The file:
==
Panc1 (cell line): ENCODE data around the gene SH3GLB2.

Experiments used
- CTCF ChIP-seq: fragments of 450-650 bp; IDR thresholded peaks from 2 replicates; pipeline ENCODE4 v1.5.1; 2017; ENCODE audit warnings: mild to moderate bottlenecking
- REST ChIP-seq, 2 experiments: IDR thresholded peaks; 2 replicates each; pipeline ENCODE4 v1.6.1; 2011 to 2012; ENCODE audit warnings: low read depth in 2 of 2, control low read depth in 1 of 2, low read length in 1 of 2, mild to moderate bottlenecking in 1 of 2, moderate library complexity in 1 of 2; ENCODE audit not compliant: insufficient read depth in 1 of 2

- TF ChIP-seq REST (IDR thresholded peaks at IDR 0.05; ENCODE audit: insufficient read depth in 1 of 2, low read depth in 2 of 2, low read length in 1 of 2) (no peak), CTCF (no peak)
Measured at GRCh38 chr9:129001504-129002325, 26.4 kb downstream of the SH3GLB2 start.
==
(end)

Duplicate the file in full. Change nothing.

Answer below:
Panc1 (cell line): ENCODE data around the gene SH3GLB2.

Experiments used
- CTCF ChIP-seq: fragments of 450-650 bp; IDR thresholded peaks from 2 replicates; pipeline ENCODE4 v1.5.1; 2017; ENCODE audit warnings: mild to moderate bottlenecking
- REST ChIP-seq, 2 experiments: IDR thresholded peaks; 2 replicates each; pipeline ENCODE4 v1.6.1; 2011 to 2012; ENCODE audit warnings: low read depth in 2 of 2, control low read depth in 1 of 2, low read length in 1 of 2, mild to moderate bottlenecking in 1 of 2, moderate library complexity in 1 of 2; ENCODE audit not compliant: insufficient read depth in 1 of 2

- TF ChIP-seq REST (IDR thresholded peaks at IDR 0.05; ENCODE audit: insufficient read depth in 1 of 2, low read depth in 2 of 2, low read length in 1 of 2) (no peak), CTCF (no peak)
Measured at GRCh38 chr9:129001504-129002325, 26.4 kb downstream of the SH3GLB2 start.